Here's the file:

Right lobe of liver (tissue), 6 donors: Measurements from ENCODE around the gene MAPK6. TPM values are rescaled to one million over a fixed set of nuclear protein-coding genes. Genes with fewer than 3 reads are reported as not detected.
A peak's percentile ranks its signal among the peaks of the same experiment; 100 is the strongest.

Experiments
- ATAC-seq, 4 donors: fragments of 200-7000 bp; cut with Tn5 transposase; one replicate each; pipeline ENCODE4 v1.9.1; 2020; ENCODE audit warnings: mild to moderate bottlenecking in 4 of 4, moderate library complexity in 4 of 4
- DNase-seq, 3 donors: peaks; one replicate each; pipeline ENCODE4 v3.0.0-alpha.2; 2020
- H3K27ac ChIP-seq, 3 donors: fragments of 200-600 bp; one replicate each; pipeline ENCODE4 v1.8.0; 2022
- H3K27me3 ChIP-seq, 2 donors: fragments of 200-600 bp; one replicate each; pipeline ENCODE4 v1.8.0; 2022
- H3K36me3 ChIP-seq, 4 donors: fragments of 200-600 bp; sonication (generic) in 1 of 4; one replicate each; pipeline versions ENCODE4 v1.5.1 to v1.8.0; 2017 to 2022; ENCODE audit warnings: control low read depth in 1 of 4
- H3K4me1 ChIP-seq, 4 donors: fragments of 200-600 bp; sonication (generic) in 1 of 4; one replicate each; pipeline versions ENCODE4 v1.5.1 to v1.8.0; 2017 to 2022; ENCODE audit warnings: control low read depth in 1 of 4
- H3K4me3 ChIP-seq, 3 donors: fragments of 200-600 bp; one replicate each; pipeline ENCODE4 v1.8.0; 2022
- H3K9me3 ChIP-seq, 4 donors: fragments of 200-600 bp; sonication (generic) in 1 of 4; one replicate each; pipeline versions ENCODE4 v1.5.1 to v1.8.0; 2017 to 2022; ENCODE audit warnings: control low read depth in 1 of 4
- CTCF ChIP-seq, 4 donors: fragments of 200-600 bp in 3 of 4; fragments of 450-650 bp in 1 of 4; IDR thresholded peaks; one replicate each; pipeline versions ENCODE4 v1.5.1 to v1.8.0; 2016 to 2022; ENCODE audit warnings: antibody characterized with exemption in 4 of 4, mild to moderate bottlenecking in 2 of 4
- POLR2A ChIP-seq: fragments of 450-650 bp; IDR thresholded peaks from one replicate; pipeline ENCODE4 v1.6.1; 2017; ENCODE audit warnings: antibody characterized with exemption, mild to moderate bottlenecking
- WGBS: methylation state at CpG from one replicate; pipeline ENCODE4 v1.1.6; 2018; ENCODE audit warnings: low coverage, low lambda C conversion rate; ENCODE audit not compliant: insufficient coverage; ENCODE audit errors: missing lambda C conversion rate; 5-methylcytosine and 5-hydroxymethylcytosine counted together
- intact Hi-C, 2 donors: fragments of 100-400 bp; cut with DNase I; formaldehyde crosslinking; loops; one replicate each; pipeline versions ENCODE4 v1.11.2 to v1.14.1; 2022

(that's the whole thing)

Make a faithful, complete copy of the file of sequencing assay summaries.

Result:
Right lobe of liver (tissue), 6 donors: Measurements from ENCODE around the gene MAPK6. TPM values are rescaled to one million over a fixed set of nuclear protein-coding genes. Genes with fewer than 3 reads are reported as not detected.
A peak's percentile ranks its signal among the peaks of the same experiment; 100 is the strongest.

Experiments
- ATAC-seq, 4 donors: fragments of 200-7000 bp; cut with Tn5 transposase; one replicate each; pipeline ENCODE4 v1.9.1; 2020; ENCODE audit warnings: mild to moderate bottlenecking in 4 of 4, moderate library complexity in 4 of 4
- DNase-seq, 3 donors: peaks; one replicate each; pipeline ENCODE4 v3.0.0-alpha.2; 2020
- H3K27ac ChIP-seq, 3 donors: fragments of 200-600 bp; one replicate each; pipeline ENCODE4 v1.8.0; 2022
- H3K27me3 ChIP-seq, 2 donors: fragments of 200-600 bp; one replicate each; pipeline ENCODE4 v1.8.0; 2022
- H3K36me3 ChIP-seq, 4 donors: fragments of 200-600 bp; sonication (generic) in 1 of 4; one replicate each; pipeline versions ENCODE4 v1.5.1 to v1.8.0; 2017 to 2022; ENCODE audit warnings: control low read depth in 1 of 4
- H3K4me1 ChIP-seq, 4 donors: fragments of 200-600 bp; sonication (generic) in 1 of 4; one replicate each; pipeline versions ENCODE4 v1.5.1 to v1.8.0; 2017 to 2022; ENCODE audit warnings: control low read depth in 1 of 4
- H3K4me3 ChIP-seq, 3 donors: fragments of 200-600 bp; one replicate each; pipeline ENCODE4 v1.8.0; 2022
- H3K9me3 ChIP-seq, 4 donors: fragments of 200-600 bp; sonication (generic) in 1 of 4; one replicate each; pipeline versions ENCODE4 v1.5.1 to v1.8.0; 2017 to 2022; ENCODE audit warnings: control low read depth in 1 of 4
- CTCF ChIP-seq, 4 donors: fragments of 200-600 bp in 3 of 4; fragments of 450-650 bp in 1 of 4; IDR thresholded peaks; one replicate each; pipeline versions ENCODE4 v1.5.1 to v1.8.0; 2016 to 2022; ENCODE audit warnings: antibody characterized with exemption in 4 of 4, mild to moderate bottlenecking in 2 of 4
- POLR2A ChIP-seq: fragments of 450-650 bp; IDR thresholded peaks from one replicate; pipeline ENCODE4 v1.6.1; 2017; ENCODE audit warnings: antibody characterized with exemption, mild to moderate bottlenecking
- WGBS: methylation state at CpG from one replicate; pipeline ENCODE4 v1.1.6; 2018; ENCODE audit warnings: low coverage, low lambda C conversion rate; ENCODE audit not compliant: insufficient coverage; ENCODE audit errors: missing lambda C conversion rate; 5-methylcytosine and 5-hydroxymethylcytosine counted together
- intact Hi-C, 2 donors: fragments of 100-400 bp; cut with DNase I; formaldehyde crosslinking; loops; one replicate each; pipeline versions ENCODE4 v1.11.2 to v1.14.1; 2022